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From Marvin Humphrey <>
Subject Re: [lucy-user] Concurrent searching
Date Wed, 23 Nov 2011 12:41:11 GMT
On Wed, Nov 23, 2011 at 01:25:09PM +0200, goran kent wrote:
> Something is weird with the length for the top_docs packet.
> In SearchServer::serve, ~line 106, the confess is chucking a null
> error because $check_val != $len, hence the meaningless error:
> " at /usr/lib64/perl5/site_perl/5.8.8/x86_64-linux-thread-multi/LucyX/Remote/
> line 106"
> In ClusterSearcher::_serialize_request for top_docs
> length($serialized)==6959, but SearchServer::serve is receiving
> length==2892.
> So, that's why SearchServer is failing.  What's causing the short send
> (or receive, or pack/unpack not co-operating across machines) will
> hopefully soon be revealed.

As we move away from blocking i/o, we need to manage buffers manually and be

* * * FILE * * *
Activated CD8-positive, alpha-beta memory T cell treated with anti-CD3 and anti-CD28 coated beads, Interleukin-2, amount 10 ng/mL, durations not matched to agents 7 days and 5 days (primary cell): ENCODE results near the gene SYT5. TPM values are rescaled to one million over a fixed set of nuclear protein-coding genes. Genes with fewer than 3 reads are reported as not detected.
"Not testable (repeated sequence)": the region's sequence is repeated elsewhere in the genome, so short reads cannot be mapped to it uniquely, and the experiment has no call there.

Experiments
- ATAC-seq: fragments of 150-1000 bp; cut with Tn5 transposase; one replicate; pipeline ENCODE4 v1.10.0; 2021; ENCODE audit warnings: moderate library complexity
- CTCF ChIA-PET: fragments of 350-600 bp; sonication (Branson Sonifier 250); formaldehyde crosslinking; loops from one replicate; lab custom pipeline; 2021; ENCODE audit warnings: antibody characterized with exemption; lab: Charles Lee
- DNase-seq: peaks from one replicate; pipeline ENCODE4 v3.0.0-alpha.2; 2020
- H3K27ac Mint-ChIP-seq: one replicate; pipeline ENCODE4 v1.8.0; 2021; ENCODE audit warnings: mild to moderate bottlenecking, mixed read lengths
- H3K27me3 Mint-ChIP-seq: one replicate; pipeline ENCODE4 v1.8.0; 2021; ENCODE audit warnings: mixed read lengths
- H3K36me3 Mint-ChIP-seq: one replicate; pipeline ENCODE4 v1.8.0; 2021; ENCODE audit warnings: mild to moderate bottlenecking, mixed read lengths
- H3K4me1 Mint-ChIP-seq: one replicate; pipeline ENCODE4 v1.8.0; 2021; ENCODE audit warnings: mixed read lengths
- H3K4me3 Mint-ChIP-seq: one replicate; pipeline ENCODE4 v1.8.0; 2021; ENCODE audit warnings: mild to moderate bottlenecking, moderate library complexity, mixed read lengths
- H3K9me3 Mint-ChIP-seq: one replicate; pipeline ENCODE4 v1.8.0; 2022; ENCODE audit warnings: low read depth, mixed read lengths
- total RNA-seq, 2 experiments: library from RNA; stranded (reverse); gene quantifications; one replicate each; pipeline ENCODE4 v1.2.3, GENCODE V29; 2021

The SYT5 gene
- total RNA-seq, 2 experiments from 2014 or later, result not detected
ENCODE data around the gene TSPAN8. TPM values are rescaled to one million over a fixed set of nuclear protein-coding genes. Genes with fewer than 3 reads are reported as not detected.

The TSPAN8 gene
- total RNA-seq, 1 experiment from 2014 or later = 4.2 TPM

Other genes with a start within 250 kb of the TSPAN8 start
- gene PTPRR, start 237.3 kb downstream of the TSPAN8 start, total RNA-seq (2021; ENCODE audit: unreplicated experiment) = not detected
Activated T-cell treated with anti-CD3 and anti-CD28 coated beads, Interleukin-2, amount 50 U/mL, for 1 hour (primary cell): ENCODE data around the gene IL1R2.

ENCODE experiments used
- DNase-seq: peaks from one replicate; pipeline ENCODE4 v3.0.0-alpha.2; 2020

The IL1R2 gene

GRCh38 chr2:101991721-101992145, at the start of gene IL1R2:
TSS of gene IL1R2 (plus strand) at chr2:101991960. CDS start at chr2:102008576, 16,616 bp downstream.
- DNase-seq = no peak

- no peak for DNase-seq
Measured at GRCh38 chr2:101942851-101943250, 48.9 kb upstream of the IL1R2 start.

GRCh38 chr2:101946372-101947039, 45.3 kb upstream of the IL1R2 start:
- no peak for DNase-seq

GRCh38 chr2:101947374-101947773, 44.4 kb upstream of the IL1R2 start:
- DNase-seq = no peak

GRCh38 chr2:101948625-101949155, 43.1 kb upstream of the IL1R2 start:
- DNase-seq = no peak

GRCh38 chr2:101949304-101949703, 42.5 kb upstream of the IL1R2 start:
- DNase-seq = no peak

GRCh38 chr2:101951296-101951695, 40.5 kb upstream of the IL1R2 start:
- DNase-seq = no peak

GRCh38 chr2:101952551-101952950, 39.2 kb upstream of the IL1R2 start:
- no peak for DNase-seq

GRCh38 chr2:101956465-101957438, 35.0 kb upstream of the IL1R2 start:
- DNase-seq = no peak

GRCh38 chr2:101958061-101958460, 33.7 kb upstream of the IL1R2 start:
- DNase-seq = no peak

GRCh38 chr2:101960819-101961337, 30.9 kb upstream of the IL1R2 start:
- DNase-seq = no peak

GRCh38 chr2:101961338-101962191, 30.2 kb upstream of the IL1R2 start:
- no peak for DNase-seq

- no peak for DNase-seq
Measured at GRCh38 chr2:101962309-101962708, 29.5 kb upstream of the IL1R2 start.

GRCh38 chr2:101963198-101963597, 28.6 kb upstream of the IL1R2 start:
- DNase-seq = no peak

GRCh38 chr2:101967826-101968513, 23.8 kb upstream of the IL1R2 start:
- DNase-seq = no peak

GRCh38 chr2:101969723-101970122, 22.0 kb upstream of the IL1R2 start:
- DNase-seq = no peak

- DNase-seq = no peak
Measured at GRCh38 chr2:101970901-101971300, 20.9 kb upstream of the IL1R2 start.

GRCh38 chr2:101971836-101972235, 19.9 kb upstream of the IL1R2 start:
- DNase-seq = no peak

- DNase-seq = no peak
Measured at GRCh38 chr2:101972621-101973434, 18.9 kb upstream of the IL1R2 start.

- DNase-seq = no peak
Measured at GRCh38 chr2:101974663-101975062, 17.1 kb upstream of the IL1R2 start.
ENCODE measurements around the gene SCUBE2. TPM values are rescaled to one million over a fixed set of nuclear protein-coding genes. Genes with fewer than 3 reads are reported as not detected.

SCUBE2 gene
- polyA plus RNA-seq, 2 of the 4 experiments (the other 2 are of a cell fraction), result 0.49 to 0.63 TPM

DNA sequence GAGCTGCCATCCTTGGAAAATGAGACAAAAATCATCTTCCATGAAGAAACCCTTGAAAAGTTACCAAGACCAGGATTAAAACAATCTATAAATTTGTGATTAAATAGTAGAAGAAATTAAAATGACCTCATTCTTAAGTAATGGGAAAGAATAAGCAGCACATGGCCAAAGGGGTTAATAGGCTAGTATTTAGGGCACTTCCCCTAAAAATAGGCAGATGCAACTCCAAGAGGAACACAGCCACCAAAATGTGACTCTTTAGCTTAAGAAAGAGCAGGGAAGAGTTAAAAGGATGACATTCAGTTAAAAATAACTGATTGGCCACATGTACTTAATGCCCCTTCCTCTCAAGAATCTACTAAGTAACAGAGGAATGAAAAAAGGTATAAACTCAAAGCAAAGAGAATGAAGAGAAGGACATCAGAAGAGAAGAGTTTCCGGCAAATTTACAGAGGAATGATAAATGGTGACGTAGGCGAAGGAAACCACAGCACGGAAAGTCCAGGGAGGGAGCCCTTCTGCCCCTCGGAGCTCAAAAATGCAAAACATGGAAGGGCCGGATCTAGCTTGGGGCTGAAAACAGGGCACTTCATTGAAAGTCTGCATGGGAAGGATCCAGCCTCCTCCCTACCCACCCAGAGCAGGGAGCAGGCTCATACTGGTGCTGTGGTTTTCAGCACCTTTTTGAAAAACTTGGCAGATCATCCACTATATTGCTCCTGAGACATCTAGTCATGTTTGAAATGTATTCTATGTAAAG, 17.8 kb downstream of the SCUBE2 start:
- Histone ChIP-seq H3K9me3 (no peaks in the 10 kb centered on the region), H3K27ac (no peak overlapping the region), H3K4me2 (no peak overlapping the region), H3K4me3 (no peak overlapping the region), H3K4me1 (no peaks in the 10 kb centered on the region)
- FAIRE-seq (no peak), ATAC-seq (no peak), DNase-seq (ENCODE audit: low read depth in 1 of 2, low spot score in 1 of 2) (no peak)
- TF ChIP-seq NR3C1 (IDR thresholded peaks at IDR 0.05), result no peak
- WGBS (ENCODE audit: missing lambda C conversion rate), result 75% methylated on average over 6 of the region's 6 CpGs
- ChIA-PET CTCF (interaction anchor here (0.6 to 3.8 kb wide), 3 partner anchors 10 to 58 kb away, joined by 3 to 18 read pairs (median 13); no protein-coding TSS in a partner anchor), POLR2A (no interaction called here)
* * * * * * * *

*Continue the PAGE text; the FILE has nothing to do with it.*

prepared for partial success.  (Eventually we need to deal with timeouts and
failovers, because otherwise the system remains vulnerable to its weakest
link and hangs when a single node goes down -- but that's for later.)
> Suggested patch:
> - confess $! unless $check_val == $len;
> + confess "packet length mismatch: $!" unless $check_val == $len;

Those confess() calls are placeholders, to be swapped out at some future
time with a less aggressive error reporting mechanism that does not take down
the server process.  The idea was to use confess() during early rapid
prototyping to flag each place a system call return value needs to be checked.

In some cases, including here, the code also needs to be refactored around
non-blocking i/o.  What we ultimately need to do is accept a partial read,
store the incomplete buffer, and return to waiting for the next ready socket.
The code will become more complicated because we'll have to keep multiple
buffers alive, but that's concurrency for ya.

For now though, try this:

   * Change every sysread() to read(), and every syswrite() to write().
   * Set $socket->autoflush(1);
   * Make sure 'Blocking => 0' is commented out.
   * Replace the select() loop with a "for" loop, because select() and
     blocking i/o don't mix.

What I'm hoping to do with those changes is return to forcing every socket
communication to block, restoring predictable program execution order.

Marvin Humphrey

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